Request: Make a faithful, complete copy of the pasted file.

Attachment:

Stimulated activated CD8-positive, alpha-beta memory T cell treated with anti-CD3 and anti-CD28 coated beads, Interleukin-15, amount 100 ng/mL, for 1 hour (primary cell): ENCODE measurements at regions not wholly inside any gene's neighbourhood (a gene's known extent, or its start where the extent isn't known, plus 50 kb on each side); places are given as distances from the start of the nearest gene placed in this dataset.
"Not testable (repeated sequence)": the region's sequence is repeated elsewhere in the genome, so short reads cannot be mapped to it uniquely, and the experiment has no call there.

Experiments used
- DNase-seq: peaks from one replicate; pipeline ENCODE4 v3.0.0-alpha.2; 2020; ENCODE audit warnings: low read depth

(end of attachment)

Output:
Stimulated activated CD8-positive, alpha-beta memory T cell treated with anti-CD3 and anti-CD28 coated beads, Interleukin-15, amount 100 ng/mL, for 1 hour (primary cell): ENCODE measurements at regions not wholly inside any gene's neighbourhood (a gene's known extent, or its start where the extent isn't known, plus 50 kb on each side); places are given as distances from the start of the nearest gene placed in this dataset.
"Not testable (repeated sequence)": the region's sequence is repeated elsewhere in the genome, so short reads cannot be mapped to it uniquely, and the experiment has no call there.

Experiments used
- DNase-seq: peaks from one replicate; pipeline ENCODE4 v3.0.0-alpha.2; 2020; ENCODE audit warnings: low read depth